Just as rival tech giants Apple (NASDAQ:AAPL) and Alphabet (NASDAQ:GOOG) (NASDAQ:GOOGL) subsidiary Google are pushing deeper into gaming with subscription services, Amazon (NASDAQ:AMZN) appears to be taking a small step back. The e-commerce giant's history in the gaming industry is longer than some may realize, dating back over a decade to its 2008 acquisition of game developer Reflexive Entertainment, which formed the backbone of Amazon Game Studios.
Amazon Game Studios is now reportedly getting hit with layoffs.
A shrinking workforce
Kotaku reports that Amazon's in-house studio has laid off "dozens of employees," with workers being told that they need to find new positions, potentially in other internal jobs at Amazon. If they are unable to find other positions within roughly two months, they will be laid off with severance packages.
In 2016 at TwitchCon, Amazon Game Studios had announced three new titles that it was working on: Crucible, New World (pictured above), and Breakaway. Amazon owns Twitch, the wildly popular game live-streaming platform, and the games were intended to integrate into the service. Breakaway was canceled back in 2017, but the company had been pushing forward with the other two games, as well as other unannounced projects. Some of those unannounced games have now also been canceled, according to the report.
An Amazon spokesperson confirmed the news to the outlet in a statement:
Amazon Game Studios is reorganizing some of our teams to allow us to prioritize development of New World, Crucible, and new unannounced projects we're excited to reveal in the future. These moves are the result of regular business planning cycles where we align resources to match evolving, long-range priorities. We're working closely with all employees affected by these changes to assist them in finding new roles within Amazon. Amazon is deeply committed to games and continues to invest heavily in Amazon Game Studios, Twitch, Twitch Prime, AWS, our retail businesses, and other areas within Amazon.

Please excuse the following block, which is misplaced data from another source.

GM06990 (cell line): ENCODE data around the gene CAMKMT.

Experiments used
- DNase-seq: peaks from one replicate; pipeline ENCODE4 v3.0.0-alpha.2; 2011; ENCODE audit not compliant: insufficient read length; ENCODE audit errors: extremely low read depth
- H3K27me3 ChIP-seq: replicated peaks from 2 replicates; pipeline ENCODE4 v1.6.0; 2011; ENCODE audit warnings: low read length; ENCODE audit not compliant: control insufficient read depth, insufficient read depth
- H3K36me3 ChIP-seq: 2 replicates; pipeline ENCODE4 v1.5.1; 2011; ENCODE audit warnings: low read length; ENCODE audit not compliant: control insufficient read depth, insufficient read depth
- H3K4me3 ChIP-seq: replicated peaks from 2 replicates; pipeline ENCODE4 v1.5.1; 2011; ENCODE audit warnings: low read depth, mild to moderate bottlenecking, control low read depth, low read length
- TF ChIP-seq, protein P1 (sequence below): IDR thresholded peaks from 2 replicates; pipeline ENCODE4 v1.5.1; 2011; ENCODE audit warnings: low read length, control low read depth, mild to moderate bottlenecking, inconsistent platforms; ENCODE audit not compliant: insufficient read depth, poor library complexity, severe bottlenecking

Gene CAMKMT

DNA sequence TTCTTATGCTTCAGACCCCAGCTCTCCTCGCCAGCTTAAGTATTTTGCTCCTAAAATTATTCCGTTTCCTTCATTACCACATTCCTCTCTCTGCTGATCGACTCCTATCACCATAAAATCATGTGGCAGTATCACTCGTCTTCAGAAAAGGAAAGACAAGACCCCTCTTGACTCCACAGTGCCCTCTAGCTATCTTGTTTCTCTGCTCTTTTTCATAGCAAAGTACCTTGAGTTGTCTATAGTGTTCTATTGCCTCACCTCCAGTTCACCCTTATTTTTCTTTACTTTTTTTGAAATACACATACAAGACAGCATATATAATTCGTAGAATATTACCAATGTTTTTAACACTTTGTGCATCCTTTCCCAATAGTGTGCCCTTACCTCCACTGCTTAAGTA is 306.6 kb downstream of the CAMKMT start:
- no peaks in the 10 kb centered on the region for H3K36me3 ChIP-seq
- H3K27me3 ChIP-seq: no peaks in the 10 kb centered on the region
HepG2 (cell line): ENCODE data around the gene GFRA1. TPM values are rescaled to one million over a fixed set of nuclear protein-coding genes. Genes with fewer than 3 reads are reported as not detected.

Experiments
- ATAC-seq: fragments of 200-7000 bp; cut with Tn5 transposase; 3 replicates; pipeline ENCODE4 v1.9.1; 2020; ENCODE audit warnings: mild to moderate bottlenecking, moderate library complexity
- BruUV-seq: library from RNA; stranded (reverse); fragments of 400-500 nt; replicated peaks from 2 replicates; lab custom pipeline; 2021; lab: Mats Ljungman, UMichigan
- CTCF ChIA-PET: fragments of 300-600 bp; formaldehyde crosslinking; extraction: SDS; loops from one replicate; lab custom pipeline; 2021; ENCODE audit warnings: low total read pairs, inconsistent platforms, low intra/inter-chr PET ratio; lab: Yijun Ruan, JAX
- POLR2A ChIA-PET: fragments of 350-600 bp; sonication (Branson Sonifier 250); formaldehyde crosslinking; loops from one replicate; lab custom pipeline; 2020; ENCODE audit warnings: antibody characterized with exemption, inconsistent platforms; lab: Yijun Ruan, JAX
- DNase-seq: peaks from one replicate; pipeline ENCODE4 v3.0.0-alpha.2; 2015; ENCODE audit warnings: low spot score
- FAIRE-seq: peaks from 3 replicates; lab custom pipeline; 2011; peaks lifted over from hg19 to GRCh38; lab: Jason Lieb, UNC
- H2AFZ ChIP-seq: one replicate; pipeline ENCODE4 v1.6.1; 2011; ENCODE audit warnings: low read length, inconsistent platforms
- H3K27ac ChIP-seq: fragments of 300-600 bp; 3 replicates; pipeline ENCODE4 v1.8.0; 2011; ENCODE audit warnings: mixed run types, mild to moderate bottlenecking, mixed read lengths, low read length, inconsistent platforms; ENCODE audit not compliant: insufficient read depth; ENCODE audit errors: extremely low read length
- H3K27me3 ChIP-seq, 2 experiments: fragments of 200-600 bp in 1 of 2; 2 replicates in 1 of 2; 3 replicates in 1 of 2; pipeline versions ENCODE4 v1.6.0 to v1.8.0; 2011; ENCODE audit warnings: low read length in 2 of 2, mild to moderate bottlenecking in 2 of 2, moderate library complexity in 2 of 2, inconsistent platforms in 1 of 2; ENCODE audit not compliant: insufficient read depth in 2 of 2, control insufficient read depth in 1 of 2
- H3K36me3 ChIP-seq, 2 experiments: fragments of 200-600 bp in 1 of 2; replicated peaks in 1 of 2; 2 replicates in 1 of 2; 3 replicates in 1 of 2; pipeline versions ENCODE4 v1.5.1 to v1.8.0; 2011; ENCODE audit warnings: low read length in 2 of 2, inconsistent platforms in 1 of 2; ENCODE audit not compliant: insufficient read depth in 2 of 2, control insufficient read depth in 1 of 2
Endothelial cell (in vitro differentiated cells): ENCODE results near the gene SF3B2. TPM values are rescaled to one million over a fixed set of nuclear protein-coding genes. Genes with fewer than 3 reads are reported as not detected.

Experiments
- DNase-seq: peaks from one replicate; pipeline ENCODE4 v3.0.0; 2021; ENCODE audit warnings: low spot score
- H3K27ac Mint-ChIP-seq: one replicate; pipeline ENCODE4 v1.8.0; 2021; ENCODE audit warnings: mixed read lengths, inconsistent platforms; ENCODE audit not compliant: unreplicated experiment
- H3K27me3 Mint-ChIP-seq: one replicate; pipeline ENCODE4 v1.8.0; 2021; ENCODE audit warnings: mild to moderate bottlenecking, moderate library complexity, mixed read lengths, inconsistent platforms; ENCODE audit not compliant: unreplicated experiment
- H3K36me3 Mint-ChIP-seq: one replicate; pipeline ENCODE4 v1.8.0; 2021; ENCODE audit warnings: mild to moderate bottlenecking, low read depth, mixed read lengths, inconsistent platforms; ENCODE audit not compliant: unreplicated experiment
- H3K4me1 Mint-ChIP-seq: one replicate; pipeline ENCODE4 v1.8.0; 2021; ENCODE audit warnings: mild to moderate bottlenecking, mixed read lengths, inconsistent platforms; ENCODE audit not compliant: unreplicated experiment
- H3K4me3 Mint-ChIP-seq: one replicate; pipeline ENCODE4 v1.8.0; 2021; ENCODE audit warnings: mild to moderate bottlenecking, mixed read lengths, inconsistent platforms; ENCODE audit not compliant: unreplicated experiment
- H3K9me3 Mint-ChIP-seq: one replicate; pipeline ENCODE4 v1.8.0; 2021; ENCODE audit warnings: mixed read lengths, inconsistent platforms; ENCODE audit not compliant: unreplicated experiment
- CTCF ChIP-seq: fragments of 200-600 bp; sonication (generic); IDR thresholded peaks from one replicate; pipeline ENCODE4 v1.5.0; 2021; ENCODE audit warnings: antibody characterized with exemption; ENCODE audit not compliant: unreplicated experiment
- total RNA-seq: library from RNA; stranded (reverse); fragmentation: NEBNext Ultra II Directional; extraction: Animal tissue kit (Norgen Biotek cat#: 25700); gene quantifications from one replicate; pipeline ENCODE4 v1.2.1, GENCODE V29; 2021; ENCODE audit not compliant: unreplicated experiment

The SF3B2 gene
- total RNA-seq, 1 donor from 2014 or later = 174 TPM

The layoffs are a setback to Amazon's gaming ambitions. The tech giant had previously acquired Double Helix Games, the developer behind the Killer Instinct franchise, in 2014, as well as cloud gaming platform GameSparks early last year. Subsidiary Twitch scooped up Curse in 2016, keeping certain technology assets before divesting Curse's media assets two years later.
The gaming landscape is evolving rapidly, which presents a challenge, as many games take years to develop. Mobile gaming is now 20% larger than all other gaming formats combined in terms of consumer spending, according to a recent report by App Annie. That's why Apple is launching its Apple Arcade mobile gaming subscription service later this year, while Google is creating a cloud-based game-streaming platform called Stadia.
Amazon needs to keep up with the industry's changes, and this "reorganizing" might be a reflection of that.
10 stocks we like better than Amazon
When investing geniuses David and Tom Gardner have a stock tip, it can pay to listen. After all, the newsletter they have run for over a decade, Motley Fool Stock Advisor, has quadrupled the market.*
David and Tom just revealed what they believe are the ten best stocks for investors to buy right now... and Amazon wasn't one of them! That's right -- they think these 10 stocks are even better buys.
*Stock Advisor returns as of March 1, 2019
- Amazon's Twitch Is Still Crushing the Competition
- Amazon Looks Beyond Speakers With Alexa-Powered Home Robots
- Stock Market News: Amazon Kicks Off Prime Day; Broadcom Breaks It Off With Symantec
- 3 Reasons Why Investors Need to Add AI Stocks to Their Portfolio
- 3 Brand-Name Growth Stocks That Keep Getting Better With Age
John Mackey, CEO of Whole Foods Market, an Amazon subsidiary, is a member of The Motley Fool's board of directors. Suzanne Frey, an executive at Alphabet, is a member of The Motley Fool's board of directors. Evan Niu, CFA owns shares of Amazon and Apple. The Motley Fool owns shares of and recommends Alphabet (A shares), Alphabet (C shares), Amazon, and Apple. The Motley Fool has the following options: long January 2020 $150 calls on Apple and short January 2020 $155 calls on Apple. The Motley Fool has a disclosure policy.